Oddly this had such a cult following that there was a brief discussion of a movie, but that was before Ron Silver died.  For those of you, like me, who love this episode you can see the fictional Universe of Tropic Thunder were Jack Black’s character managed to star in that show, have it be a success and become the world’s biggest comic actor ever.

Why it Cancelled:

It wasn’t ever really picked up, but mainly that Ben Stiller trusted Fox again after getting his academy award winning show, “The Ben Stiller Show” cancelled.  Who didn’t see that happening?  Probably Joss Wheadon, that poor bastard.

Making a Good Game Worse: Monster Rancher the Anime

Probably in an attempt to prove that there are no good instances of a game crossing over into either anime or movies, the late 90’s gave us the perfect example of things that you probably didn’t want to see in the way of Monster Rancher the anime.  Based on a video game with so little plot that they could have easily made it about a man who raises monsters only to sell them for drug money and still have managed to make it fall well within the game’s cannon, the writers of this show instead decided to go the Never Ending Story route and have a child from Earth sucked into the world of the game where they he has free license to act like a moron and ask questions about things that he should know from his own world.

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Very similar to that terrible internet music video “Friday” the intro to this show somehow manages to be the worst thing ever and so addictive that days later it is easy to catch one’s self mumbling the lyrics out load.  The show aired Saturday mornings, while I was in high school, so it managed to fall in that perfect time period where I had nothing to do until noon on any given weekend, and was also too lazy to not lie in bed and watch whatever crap I got on a TV that only could get local channels—this basically meant that during the week most people within ear shot wanted me dead for mumbling something about a world where monsters rule.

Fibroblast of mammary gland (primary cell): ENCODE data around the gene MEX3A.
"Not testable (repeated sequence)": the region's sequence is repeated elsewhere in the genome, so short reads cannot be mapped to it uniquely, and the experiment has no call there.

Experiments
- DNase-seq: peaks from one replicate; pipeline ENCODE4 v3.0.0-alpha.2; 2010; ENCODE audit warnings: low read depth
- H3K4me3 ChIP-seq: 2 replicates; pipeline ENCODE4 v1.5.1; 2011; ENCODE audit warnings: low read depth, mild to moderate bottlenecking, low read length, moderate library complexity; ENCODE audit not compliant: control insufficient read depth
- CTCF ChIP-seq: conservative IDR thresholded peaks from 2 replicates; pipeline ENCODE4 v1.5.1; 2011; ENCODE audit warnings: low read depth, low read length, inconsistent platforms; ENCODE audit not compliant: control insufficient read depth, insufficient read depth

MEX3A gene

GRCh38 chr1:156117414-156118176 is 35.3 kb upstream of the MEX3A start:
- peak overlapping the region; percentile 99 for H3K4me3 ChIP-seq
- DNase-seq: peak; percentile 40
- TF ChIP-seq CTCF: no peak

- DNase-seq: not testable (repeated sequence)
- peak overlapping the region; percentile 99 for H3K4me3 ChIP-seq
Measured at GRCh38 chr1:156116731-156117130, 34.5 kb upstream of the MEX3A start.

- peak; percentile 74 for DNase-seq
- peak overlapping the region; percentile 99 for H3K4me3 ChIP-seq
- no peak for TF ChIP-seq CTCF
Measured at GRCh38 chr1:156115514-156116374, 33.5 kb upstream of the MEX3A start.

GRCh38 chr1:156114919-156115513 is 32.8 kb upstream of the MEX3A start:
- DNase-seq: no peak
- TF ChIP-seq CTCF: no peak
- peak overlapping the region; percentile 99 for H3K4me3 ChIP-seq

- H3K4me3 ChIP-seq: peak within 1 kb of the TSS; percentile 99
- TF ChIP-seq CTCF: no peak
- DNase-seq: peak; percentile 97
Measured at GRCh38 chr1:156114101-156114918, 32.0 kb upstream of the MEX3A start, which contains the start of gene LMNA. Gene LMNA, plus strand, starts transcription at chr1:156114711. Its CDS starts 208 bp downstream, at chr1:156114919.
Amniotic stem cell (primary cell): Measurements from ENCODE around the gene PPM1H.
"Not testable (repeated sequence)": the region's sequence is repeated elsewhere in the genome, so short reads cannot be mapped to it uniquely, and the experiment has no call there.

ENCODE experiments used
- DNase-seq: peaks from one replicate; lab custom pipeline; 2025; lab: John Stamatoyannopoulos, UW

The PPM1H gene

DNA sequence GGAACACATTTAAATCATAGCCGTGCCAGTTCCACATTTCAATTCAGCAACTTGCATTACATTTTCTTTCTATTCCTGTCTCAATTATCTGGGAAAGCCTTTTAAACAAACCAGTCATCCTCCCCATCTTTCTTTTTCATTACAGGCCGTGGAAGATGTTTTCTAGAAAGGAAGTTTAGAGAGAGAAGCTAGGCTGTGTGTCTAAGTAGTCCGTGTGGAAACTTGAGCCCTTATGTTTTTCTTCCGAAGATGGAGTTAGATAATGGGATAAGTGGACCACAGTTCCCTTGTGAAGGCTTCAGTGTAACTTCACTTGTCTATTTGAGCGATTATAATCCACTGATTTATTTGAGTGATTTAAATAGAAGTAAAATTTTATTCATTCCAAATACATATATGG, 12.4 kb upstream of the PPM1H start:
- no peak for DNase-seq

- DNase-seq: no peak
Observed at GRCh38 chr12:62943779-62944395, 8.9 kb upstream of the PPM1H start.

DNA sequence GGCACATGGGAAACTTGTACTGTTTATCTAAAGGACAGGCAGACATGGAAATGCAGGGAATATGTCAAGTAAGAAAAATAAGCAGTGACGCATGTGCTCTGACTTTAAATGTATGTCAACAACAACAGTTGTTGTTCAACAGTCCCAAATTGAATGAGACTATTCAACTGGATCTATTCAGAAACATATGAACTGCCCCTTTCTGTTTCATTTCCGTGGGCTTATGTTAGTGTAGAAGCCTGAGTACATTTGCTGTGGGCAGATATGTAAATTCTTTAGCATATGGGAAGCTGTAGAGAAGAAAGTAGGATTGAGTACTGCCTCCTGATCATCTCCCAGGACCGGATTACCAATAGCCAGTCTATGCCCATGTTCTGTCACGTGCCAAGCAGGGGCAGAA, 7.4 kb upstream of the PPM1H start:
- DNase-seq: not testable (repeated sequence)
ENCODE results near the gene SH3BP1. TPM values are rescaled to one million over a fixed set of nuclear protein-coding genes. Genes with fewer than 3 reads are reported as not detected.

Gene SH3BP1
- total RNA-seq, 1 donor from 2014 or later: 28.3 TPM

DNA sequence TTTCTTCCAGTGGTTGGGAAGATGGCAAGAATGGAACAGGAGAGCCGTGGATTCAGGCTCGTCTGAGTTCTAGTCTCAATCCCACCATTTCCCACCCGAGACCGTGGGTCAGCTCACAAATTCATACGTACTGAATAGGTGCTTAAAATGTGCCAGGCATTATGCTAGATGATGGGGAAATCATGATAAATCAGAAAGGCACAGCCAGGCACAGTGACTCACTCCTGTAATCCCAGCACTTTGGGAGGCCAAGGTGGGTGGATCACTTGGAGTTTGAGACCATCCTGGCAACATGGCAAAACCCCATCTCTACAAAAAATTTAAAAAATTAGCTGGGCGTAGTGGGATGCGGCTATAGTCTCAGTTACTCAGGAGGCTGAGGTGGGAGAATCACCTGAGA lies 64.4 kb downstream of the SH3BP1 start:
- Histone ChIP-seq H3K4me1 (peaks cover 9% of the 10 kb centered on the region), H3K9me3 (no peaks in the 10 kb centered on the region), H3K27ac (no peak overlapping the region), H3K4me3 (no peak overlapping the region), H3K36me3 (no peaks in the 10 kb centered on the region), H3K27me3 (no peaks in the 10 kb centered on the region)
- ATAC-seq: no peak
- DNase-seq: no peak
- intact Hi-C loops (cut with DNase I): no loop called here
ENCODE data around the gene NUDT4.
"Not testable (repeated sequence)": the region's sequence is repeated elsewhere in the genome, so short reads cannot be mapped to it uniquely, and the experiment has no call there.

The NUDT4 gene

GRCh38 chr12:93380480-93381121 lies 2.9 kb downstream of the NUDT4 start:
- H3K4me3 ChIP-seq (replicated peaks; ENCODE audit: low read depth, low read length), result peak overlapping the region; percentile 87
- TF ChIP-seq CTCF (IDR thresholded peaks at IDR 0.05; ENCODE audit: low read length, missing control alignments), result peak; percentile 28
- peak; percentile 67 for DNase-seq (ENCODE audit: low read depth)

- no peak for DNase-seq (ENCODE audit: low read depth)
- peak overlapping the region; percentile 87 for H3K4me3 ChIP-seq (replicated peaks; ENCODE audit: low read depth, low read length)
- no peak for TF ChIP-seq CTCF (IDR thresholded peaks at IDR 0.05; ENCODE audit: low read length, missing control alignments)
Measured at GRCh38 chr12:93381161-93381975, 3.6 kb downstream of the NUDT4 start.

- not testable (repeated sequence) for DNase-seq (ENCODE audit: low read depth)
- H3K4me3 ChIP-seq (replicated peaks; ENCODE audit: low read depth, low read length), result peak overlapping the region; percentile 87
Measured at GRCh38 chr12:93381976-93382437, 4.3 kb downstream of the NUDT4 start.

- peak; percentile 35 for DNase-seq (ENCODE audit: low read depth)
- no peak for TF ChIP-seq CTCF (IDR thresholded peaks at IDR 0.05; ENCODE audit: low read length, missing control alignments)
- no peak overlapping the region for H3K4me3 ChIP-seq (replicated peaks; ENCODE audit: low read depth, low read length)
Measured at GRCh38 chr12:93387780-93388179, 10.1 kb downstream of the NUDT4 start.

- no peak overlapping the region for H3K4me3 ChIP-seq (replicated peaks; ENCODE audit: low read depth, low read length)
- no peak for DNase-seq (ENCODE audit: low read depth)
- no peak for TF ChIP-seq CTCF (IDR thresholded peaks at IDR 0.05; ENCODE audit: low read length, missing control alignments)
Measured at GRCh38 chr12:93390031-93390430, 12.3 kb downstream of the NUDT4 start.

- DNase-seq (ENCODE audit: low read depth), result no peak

The plot of the show follows a small child, Genki, who manages to win a Monster Battle Tournament –which is so meaningless in context of the game that I have no idea what they are even hinting at– and receives a super-secret game disc shipped to him a few weeks later.  What really annoys me about the first episode is that there is an attempt to show Monster Rancher off as having the same depth as another fighting game, say Street Fighter, but the entire problem with that is that it is more of an RPG than anything and contains monsters that are so overly broken by design that they can kill pretty much anything in one hit.  Anyone who played that game for anyone amount of time knows that you just spam the strongest attack that any monster has and blindly hope that it lands every time, trying to pretend that there is strategy or depth just insults everyone involved.

After receiving the “beta” of the new game coming out, something that would never happen now because the first thing that anyone would do would be to upload it to the internet, Genki throws it into his PS1.  Oddly the new game seems to be less of a pre-release and more gateway into a world where all kinds of monsters want to kill him as quickly and painfully as they can manage.  Oddly this seems to be more of a punishment for being the best Monster Rancher player on the planet as opposed to the reward that he was promised.

I find it interesting that the 90’s also proved to be a time for anime where it could have a couple hundred episodes, most of which almost never have anything that even resembles plot movement.  The VHS that I own, which contains the first three episodes, has about a grand total of 3/4 of an episode worth of plot.  Sure, most first episodes of many shows serve only to introduce the main character and are by definition worthless, but the second episode of this show seems to be more about the fact that he was sucked into another world without shoes on.